Treasuries Fall as Corporate Bond Sales Surge Pre-BlizzardBy
More than $25 billion was sold, about half last week’s total
Overnight gains led by European bonds erased in U.S. trading
Treasuries fell Monday, pushing yields toward 2017 highs, amid a surge in corporate bond issuance ahead of the Federal Reserve’s March 15 decision on interest rates and a snowstorm forecast for the U.S. Northeast.
The 10-year yield was higher by 3 basis points at 2.60 percent at 2:55 p.m. in New York after erasing a drop of 1.8 basis points. The low was reached concurrently with German and other core euro-zone yields after Belgian Central Bank Governor Jan Smets rejected hawkish interpretation of last week’s policy statement, the Wall Street Journal reported. Treasury yields extended their rebound as corporate issuers sold more than $25 billion of bonds, the second-biggest total this year.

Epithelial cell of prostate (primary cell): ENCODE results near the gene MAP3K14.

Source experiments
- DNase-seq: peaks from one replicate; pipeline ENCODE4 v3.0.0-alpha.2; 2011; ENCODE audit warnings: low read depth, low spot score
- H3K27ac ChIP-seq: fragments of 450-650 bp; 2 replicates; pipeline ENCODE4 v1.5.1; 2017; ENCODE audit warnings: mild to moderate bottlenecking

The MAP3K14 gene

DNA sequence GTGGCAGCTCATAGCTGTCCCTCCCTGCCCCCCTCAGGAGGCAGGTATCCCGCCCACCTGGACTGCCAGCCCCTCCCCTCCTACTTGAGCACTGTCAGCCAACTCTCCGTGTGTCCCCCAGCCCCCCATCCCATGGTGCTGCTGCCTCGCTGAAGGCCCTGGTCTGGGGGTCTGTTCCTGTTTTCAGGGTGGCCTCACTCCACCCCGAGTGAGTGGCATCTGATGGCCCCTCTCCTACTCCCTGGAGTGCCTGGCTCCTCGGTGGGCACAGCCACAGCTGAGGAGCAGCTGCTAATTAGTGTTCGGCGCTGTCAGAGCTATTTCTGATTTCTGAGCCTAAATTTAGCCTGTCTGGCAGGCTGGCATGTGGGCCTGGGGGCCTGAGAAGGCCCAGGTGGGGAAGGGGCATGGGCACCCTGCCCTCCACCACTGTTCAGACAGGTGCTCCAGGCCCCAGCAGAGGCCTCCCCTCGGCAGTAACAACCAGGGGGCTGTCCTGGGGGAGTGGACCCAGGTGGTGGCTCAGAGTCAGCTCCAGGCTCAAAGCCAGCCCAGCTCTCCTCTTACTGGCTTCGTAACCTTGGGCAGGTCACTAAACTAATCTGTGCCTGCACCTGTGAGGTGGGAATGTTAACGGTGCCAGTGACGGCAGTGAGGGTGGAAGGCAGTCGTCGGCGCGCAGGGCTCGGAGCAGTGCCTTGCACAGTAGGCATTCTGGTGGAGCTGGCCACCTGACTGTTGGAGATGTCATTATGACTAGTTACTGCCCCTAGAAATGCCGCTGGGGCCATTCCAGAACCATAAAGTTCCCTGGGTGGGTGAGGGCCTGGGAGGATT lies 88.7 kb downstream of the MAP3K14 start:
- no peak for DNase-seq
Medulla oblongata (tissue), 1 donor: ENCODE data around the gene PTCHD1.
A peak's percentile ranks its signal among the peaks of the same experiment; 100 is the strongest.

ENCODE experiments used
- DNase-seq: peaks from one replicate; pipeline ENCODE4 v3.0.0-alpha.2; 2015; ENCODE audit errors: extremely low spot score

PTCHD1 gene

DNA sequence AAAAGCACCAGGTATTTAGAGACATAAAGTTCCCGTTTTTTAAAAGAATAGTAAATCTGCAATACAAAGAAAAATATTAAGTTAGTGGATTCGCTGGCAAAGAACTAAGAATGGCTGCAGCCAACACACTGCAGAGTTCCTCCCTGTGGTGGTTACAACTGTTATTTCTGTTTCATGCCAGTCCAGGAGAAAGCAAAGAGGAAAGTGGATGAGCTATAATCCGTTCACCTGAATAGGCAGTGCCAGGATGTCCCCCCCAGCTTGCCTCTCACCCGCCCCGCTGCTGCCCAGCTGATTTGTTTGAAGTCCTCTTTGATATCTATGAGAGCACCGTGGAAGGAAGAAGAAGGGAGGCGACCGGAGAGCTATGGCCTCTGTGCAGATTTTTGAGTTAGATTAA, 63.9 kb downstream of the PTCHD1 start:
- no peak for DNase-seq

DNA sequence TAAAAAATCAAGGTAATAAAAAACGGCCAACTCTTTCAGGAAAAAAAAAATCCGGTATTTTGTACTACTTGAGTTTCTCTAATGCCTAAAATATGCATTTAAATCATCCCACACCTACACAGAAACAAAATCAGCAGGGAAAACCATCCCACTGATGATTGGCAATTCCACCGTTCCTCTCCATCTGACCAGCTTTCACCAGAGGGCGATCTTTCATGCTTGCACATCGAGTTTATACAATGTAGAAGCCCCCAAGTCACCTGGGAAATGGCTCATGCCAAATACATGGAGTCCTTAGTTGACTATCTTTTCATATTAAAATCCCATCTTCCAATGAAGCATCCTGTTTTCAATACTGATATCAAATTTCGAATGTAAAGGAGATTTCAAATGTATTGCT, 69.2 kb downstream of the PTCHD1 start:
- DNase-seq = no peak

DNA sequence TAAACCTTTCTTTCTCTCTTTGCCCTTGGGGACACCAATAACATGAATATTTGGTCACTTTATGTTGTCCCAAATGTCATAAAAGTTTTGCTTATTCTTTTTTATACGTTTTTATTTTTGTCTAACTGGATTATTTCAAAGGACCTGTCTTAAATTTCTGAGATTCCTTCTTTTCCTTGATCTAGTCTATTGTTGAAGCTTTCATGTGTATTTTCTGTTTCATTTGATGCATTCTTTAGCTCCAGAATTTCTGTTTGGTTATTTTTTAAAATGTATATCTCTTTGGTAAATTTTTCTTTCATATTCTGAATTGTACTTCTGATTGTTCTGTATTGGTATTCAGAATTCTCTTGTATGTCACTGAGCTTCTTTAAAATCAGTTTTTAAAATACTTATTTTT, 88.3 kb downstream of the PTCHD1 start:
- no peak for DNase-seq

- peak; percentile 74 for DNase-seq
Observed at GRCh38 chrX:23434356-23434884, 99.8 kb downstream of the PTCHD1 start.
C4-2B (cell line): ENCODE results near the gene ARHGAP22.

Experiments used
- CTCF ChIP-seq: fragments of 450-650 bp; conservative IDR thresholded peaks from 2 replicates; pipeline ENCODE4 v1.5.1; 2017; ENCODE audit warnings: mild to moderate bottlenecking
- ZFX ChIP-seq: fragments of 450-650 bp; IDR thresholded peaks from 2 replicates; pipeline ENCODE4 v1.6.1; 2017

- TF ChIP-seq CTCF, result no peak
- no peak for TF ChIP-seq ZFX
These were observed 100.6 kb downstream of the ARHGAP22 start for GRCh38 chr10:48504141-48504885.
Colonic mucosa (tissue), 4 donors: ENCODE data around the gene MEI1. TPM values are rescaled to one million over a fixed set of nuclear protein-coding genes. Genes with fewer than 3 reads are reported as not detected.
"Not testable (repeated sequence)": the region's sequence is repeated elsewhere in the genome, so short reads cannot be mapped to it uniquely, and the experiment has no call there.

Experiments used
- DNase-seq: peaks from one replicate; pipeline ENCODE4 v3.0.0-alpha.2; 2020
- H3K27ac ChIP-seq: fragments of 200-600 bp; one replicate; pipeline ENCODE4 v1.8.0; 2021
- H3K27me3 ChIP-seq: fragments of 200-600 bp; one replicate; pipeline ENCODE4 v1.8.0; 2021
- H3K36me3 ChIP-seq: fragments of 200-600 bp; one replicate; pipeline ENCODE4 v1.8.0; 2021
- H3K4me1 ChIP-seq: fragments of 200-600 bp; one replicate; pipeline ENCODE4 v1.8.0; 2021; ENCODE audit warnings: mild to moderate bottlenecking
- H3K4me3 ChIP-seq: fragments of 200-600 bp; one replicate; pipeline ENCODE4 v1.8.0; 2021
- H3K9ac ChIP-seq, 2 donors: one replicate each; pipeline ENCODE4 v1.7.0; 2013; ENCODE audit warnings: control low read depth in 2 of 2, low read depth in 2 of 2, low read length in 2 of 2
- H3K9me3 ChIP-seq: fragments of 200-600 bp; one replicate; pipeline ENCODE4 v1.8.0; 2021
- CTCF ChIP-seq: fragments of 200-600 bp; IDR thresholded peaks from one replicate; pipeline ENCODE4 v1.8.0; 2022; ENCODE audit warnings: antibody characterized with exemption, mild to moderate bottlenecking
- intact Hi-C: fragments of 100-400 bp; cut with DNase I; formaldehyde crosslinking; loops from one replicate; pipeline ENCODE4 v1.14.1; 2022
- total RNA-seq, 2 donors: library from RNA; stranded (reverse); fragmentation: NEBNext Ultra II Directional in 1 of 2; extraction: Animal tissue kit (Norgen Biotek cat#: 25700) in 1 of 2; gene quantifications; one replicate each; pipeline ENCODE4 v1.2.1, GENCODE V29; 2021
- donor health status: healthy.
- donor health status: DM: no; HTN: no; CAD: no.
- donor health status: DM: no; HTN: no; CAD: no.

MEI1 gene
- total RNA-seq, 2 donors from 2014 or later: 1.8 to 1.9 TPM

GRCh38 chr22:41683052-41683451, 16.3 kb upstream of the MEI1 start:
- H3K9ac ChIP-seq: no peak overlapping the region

- Flows in U.S. rate products included large buying in April 10Y futures puts; may represent covering of a short position
- 9-name corporate bond slate included offerings from Verizon Communications and Humana Inc. with 10Y and 30Y tranches; T-Mobile, Penske, Virginia Electric Power, Everett Spinco and Kuwait also sold 10Y debt
- IG issuance exceeded $50b in each of the past two week; expectations that this week would be front-loaded were heightened by blizzard forecast
- Yields remained below Friday’s YTD highs, reached before February employment data had little impact on expectations Fed will raise rates at its March 14-15 meeting and at least once more this year
- Trading views on USTs are based on assumptions about whether and how the FOMC will revise its fed funds forecasts for 2017 and 2018
- Latest weekly CFTC positioning data show speculators extended record front-end shorts, while asset managers cut longs in 5Y
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